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This book examines the legal principle of judicial independence in comparative perspective with the goal of advancing a better understanding of the idea of an independent judiciary more generally. From an initial survey of judicial systems in different countries, it is clear that the understanding and practice of judicial independence take a variety of forms. Scholarly literature likewise provides a range of views on what judicial independence means, with scholars often advocating a preferred conception of a model court for achieving 'true judicial independence' as part of a rule of law system. This book seeks to reorient the prevailing approach to the study of judicial independence by better understanding how judicial independence operates within domestic legal systems in its institutional and legal dimensions. It asks how and why different conceptualisations of judicial independence emerge over time by comparing detailed case studies of courts in two legally pluralistic states, which share inheritances of British rule and the common law.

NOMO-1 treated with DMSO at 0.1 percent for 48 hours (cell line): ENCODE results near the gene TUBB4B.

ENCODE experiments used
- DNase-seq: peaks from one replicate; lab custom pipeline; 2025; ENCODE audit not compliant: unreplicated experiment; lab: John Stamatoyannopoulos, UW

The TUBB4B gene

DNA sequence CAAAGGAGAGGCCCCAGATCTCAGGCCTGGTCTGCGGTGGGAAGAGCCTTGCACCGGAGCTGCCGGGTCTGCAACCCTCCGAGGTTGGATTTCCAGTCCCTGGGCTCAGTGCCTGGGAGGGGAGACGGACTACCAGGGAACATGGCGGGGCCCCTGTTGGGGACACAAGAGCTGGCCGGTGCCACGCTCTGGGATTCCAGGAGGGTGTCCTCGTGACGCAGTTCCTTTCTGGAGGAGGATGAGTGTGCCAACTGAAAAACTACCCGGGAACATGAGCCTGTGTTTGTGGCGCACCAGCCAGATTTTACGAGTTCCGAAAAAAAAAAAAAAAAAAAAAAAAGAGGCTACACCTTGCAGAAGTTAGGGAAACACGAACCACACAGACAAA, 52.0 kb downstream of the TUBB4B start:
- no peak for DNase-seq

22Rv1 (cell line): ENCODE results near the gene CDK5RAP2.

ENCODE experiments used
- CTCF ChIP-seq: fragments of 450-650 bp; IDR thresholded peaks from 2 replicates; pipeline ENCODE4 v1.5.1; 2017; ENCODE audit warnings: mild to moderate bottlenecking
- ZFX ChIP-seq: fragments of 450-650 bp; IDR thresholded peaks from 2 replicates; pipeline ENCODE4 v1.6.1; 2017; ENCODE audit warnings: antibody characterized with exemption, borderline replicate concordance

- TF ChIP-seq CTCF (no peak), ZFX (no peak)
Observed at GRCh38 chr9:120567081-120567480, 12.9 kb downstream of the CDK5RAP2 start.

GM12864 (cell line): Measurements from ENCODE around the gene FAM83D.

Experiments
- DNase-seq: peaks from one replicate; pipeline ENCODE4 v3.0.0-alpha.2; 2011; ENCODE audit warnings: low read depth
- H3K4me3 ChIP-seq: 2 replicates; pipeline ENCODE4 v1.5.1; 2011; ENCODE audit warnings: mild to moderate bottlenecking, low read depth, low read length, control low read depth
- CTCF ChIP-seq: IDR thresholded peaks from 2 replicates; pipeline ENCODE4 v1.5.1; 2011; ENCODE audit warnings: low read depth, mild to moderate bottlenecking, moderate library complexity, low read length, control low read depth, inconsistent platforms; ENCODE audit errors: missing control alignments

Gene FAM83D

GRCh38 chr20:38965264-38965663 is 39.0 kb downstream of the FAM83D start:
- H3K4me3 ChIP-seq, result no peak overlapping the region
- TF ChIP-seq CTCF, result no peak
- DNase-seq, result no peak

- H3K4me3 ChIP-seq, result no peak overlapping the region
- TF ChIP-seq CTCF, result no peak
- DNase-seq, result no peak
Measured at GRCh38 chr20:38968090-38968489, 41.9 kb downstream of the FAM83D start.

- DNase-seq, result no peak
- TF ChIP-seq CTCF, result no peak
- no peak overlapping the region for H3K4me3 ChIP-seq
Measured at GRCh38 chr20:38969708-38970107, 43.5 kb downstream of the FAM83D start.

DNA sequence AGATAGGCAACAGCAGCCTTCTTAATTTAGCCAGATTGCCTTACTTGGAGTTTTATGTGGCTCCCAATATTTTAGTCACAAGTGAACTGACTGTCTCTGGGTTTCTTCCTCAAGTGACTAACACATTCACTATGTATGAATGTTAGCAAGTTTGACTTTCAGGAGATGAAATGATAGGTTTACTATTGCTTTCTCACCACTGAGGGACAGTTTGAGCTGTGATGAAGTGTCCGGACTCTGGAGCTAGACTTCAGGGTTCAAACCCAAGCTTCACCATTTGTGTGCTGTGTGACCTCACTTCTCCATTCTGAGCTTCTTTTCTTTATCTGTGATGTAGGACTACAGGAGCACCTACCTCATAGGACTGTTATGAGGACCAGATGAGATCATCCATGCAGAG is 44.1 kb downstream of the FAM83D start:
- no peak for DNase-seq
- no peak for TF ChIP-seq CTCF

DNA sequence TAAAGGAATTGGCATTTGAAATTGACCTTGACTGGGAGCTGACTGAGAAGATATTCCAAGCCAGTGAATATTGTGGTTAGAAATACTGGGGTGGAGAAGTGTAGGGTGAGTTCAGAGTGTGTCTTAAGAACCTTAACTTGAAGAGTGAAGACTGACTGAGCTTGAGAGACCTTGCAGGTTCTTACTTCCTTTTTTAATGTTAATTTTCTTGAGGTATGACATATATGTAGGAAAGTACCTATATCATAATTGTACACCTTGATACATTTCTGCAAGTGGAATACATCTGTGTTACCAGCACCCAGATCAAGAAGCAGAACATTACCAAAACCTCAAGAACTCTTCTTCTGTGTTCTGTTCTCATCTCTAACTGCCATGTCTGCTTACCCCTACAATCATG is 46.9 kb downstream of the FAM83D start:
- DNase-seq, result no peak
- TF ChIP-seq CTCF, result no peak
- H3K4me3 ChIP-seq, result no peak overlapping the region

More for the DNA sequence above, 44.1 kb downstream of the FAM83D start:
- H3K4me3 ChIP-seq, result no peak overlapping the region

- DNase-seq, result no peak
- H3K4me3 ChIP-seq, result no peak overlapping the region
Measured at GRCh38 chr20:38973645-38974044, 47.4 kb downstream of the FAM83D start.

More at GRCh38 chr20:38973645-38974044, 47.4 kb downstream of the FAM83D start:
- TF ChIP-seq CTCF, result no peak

By tracing the development of judicial independence in the legal systems of Malaysia and Pakistan from the time of independence to the present, the book offers an insightful comparison of how judicial independence took shape and developed in these countries over time. From this comparison, it suggests a number of contextual factors that can be seen to play a role in the evolution of judicial independence. The study draws upon the significant divergence observed in the case studies to propose a refined understanding of the idea of an independent judiciary, termed the 'pragmatic and context-sensitive theory', which may be seen in contradistinction to a universal approach. While judicial independence responds to the core need of judges to be perceived as an impartial third party by constructing formal and informal constraints on the judge and relationships between judges and others, its meaning in a legal system is inevitably shaped by the judicial role along with other features at the domestic level. The book concludes that the adaptive and pragmatic qualities of judicial independence supply it with relevance and legitimacy within a domestic legal system.